MixedThe Wall Street Journal... the opposite of the narrow caricature Adams imagined. It is a sweeping narrative history of the Revolution that attempts to include everyone—slave and free, men and women, prosperous businessmen and indebted farmers, immigrants and Native Americans—into a single story of different people struggling for freedom ... Mr. Holton emphasizes the stories of obscure individuals whom the new nation excluded, disappointed or dispossessed ... In bringing many obscure sources to light, Mr. Holton, a professor of history at the University of South Carolina and the author of an acclaimed biography of Abigail Adams, demonstrates an impressive range of erudition. But his imaginative sympathies don’t extend to the primary subject of his narrative, the political and military struggle for independence. Mr. Holton adopts a conspicuously listless attitude toward this epochal event, describing the pivotal moments and the key figures as if fulfilling a contractual obligation. The result is a bit like reading a steamy romance as retold by a Victorian moralist: The basic story is the same, but most of the enthralling details are suppressed ... Mr. Holton’s concern for the obscure and downtrodden enriches his portrait of the Revolution, but he often undermines his purpose with interpretive claims that are exaggerated or downright fanciful ... Instead of reckoning with the reality of slavery and honestly celebrating the resilience of its victims, Mr. Holton offers a fantasy of power wielded by the powerless. This is a very different caricature than the one John Adams imagined, of a Revolution that began with Dr. Franklin’s electric rod, but it is a caricature nevertheless.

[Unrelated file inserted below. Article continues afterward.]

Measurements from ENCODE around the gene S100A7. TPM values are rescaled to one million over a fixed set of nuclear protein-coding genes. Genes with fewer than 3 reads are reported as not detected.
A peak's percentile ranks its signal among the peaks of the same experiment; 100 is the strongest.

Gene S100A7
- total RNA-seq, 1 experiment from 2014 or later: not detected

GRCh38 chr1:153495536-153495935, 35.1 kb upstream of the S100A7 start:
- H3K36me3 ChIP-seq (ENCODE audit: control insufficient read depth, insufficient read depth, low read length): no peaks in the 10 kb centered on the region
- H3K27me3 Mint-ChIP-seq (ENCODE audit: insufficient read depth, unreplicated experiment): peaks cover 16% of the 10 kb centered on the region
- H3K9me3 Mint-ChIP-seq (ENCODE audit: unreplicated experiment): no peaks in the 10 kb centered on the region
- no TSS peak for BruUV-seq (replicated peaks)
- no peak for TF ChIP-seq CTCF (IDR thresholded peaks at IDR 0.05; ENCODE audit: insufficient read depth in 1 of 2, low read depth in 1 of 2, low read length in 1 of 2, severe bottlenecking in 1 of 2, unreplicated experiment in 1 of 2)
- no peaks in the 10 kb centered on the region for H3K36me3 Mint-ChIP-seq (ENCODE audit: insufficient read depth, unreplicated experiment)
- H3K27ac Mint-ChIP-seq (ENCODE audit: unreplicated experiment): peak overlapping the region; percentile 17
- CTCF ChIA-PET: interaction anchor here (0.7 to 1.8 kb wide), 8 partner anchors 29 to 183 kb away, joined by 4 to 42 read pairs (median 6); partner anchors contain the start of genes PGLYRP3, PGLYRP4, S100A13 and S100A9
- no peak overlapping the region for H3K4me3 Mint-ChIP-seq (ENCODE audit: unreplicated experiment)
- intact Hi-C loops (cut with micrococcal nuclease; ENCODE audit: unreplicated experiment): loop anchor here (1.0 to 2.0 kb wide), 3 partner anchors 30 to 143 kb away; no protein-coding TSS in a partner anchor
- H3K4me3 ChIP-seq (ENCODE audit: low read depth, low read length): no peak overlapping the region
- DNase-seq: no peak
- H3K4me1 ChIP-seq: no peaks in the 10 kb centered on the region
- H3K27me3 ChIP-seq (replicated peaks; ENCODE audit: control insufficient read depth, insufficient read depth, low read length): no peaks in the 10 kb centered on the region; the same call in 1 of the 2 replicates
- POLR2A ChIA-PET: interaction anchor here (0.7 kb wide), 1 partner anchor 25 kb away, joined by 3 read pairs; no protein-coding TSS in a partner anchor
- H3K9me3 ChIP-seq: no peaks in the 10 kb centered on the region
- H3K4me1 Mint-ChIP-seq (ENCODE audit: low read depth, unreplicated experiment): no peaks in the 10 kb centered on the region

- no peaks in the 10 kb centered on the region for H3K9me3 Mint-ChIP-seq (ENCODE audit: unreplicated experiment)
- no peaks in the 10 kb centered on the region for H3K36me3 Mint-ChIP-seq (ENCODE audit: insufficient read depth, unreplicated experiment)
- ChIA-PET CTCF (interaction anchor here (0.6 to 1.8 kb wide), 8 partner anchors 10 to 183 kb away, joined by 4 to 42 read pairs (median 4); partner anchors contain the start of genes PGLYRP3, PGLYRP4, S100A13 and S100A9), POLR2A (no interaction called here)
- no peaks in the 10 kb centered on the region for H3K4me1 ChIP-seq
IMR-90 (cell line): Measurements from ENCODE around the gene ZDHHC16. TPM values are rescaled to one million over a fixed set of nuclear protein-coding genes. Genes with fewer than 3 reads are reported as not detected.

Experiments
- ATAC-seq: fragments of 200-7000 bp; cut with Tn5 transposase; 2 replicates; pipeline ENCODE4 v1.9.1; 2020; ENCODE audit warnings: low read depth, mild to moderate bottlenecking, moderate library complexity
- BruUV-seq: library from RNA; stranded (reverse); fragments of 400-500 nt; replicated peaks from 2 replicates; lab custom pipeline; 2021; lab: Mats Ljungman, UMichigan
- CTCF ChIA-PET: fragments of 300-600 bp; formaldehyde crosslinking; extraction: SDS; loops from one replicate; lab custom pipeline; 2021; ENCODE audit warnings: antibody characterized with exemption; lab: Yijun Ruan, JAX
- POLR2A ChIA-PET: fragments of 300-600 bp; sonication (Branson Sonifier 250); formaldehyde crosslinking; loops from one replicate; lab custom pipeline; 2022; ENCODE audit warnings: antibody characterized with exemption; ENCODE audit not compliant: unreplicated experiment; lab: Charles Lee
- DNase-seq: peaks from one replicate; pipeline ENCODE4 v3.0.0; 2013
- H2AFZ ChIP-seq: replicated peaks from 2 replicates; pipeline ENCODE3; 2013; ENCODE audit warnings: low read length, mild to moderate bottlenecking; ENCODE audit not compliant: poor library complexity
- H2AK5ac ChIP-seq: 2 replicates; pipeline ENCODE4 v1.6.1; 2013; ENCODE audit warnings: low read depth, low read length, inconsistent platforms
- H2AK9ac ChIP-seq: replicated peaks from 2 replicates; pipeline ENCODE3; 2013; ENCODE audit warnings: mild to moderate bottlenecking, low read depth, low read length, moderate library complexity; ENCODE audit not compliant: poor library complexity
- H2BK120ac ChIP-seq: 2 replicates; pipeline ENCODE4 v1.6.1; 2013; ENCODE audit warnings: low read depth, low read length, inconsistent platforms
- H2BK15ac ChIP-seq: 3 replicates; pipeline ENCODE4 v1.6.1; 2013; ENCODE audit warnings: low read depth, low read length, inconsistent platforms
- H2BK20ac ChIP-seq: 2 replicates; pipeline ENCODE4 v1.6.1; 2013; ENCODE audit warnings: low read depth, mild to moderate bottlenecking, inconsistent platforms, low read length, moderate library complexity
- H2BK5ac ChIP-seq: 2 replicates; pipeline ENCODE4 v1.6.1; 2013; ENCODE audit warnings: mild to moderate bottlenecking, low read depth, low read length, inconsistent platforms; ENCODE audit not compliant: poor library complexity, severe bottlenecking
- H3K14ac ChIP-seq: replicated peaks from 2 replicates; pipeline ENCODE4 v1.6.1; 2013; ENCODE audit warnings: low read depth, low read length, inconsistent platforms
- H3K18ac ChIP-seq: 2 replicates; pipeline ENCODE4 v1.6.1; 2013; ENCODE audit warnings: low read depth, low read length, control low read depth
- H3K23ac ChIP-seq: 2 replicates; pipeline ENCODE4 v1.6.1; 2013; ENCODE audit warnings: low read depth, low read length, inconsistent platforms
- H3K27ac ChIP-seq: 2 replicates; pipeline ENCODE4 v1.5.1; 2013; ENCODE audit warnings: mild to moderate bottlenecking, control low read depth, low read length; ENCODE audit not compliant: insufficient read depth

MixedThe Wall Street JournalThe Broken Constitution reflects [Feldman\'s] formidable gifts. His account of the legal controversy surrounding Lincoln’s suspension of habeas corpus is masterly. It exemplifies Mr. Feldman’s talent for explaining complex legal matters elegantly and conveying what is important without condescending to the general reader ... The Broken Constitution is more than an account of the Civil War as a constitutional crisis. It is also, as Mr. Feldman writes, \'a portrait of Lincoln as a constitutional thinker.\' And here the book suffers from a serious weakness—namely, an unwillingness to take the president’s own understanding of the Constitution seriously ... The compromise with slavery, on this account, is the defining feature of the original Constitution. This view comes across as a crude simplification ... His narrative improves markedly as he describes the constitutional questions that Lincoln confronted in waging the war. In riveting detail, he shows how Lincoln assumed powers almost indistinguishable from those of a military dictator ... Mr. Feldman shows an admirable regard for a vital constitutional principle but little awareness of the chaos and carnage Lincoln confronted ... To dismiss those earlier aspirations as a mere tolerance for slavery flattens our formative national tragedy into a moral melodrama. Slavery contradicted the foundational ideal of the American republic. But re-establishing free government by military conquest entailed a new contradiction, one that Mr. Feldman doesn’t see and Lincoln couldn’t avoid.